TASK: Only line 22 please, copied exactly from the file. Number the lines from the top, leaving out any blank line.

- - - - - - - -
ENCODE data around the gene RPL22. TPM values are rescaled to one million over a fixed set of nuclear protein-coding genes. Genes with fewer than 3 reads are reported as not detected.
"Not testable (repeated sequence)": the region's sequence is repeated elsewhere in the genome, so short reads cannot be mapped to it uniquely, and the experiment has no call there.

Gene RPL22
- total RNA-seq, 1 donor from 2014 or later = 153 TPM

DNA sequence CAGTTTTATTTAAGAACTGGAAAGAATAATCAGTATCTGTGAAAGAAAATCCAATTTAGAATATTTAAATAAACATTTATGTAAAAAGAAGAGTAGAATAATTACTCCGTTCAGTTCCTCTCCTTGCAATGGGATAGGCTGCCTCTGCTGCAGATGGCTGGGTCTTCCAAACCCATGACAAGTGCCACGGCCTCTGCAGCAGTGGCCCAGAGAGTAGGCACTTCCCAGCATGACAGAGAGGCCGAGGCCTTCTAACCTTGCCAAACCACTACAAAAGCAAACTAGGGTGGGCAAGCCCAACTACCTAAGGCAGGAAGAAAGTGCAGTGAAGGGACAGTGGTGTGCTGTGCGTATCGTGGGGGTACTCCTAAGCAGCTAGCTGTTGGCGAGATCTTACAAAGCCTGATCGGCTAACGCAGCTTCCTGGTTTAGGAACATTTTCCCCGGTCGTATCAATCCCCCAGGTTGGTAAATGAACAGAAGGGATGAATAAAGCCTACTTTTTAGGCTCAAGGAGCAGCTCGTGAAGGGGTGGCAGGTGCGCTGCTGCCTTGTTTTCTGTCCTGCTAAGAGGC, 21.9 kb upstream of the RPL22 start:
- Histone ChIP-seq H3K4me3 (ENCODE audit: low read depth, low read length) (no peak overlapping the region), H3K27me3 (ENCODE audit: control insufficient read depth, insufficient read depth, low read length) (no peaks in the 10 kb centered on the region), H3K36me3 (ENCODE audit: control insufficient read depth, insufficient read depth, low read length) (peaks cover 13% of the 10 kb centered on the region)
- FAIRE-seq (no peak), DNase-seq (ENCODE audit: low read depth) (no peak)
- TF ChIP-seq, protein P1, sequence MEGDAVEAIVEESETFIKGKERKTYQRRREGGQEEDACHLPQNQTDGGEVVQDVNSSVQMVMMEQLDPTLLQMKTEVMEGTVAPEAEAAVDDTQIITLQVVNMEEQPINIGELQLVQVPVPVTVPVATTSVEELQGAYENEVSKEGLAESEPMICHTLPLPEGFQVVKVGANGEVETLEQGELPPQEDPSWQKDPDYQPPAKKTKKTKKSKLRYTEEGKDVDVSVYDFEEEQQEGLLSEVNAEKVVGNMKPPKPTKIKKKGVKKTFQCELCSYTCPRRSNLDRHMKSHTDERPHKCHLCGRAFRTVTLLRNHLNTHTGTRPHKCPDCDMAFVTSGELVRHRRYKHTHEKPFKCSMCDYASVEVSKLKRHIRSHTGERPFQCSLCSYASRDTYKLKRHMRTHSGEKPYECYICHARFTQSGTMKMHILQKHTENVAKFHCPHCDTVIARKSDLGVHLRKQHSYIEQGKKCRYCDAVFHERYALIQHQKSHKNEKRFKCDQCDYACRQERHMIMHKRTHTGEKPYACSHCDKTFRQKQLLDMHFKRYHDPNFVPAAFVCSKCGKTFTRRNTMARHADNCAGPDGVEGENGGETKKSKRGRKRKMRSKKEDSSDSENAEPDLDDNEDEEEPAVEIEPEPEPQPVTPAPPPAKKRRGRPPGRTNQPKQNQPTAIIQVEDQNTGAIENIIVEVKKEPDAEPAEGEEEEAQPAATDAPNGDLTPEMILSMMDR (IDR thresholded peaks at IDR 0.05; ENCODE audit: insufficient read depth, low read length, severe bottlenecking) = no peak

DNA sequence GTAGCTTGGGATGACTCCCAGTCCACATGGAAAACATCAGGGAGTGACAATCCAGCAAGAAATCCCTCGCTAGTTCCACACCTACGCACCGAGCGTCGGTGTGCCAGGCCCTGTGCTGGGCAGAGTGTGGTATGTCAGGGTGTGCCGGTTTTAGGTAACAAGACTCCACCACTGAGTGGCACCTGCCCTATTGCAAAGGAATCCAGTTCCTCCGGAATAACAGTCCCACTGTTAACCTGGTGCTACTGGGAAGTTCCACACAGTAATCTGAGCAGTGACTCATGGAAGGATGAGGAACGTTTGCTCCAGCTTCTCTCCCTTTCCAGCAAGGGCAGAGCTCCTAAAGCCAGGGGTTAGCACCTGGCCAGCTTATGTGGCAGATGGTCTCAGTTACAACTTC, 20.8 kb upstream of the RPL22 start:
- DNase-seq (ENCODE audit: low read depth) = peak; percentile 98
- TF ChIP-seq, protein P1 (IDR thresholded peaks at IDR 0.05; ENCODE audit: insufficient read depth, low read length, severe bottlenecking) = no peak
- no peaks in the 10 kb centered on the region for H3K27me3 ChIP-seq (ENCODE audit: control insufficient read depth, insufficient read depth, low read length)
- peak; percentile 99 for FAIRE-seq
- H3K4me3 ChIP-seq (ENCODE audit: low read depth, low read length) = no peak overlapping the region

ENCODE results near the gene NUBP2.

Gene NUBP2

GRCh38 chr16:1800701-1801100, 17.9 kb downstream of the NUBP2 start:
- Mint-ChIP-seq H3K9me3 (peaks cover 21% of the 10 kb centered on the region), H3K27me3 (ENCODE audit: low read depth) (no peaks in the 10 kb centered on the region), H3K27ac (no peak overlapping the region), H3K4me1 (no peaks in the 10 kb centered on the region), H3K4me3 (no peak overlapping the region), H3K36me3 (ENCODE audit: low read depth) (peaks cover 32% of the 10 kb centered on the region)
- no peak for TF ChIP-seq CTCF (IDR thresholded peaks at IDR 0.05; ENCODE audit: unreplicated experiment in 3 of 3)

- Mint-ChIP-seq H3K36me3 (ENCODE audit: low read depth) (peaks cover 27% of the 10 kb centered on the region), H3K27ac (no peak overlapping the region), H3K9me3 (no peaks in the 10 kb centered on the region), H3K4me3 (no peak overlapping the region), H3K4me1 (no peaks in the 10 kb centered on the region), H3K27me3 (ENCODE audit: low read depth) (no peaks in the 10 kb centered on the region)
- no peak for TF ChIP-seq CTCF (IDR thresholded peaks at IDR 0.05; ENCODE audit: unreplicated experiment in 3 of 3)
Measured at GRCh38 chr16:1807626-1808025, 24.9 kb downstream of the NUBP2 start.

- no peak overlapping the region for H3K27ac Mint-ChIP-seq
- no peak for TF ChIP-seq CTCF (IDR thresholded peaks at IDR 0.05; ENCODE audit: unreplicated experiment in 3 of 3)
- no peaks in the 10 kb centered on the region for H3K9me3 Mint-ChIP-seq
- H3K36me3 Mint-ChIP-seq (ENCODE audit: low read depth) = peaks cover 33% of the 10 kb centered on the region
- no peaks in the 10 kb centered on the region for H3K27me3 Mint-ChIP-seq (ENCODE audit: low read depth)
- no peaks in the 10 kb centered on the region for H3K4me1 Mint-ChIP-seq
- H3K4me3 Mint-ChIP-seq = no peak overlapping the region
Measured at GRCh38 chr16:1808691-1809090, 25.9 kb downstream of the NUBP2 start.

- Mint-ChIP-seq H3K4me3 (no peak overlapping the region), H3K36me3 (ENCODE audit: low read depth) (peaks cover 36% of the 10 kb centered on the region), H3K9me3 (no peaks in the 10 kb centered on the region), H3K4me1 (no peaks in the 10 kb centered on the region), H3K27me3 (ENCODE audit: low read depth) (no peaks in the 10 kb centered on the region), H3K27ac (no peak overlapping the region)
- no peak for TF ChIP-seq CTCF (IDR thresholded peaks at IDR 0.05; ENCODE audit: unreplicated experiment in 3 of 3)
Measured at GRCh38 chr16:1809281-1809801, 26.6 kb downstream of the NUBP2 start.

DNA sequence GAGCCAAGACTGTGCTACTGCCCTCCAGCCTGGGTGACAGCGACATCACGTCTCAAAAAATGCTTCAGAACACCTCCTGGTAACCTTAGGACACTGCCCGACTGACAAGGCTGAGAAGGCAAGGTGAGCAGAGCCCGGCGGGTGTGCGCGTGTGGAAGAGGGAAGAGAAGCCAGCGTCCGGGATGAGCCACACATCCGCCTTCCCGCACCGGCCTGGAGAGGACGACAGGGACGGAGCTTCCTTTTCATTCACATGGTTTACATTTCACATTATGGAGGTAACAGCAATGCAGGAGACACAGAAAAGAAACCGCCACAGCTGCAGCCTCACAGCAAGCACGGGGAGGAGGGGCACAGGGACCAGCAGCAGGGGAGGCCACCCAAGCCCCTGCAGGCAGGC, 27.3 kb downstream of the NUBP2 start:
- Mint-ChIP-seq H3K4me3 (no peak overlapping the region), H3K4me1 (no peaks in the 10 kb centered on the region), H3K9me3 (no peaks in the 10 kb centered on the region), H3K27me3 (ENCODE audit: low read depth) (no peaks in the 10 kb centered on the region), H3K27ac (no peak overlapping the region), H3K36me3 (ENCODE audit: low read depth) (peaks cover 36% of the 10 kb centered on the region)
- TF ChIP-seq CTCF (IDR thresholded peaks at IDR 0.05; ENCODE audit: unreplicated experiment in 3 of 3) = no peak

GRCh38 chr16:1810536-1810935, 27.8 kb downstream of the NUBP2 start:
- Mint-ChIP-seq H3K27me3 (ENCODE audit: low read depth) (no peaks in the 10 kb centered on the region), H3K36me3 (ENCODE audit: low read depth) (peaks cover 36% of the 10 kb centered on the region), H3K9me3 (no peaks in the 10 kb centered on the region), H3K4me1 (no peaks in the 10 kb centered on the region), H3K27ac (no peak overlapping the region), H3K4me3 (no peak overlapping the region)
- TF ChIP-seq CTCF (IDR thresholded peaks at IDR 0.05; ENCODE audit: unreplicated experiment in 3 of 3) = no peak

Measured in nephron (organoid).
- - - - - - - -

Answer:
Measured at GRCh38 chr16:1807626-1808025, 24.9 kb downstream of the NUBP2 start.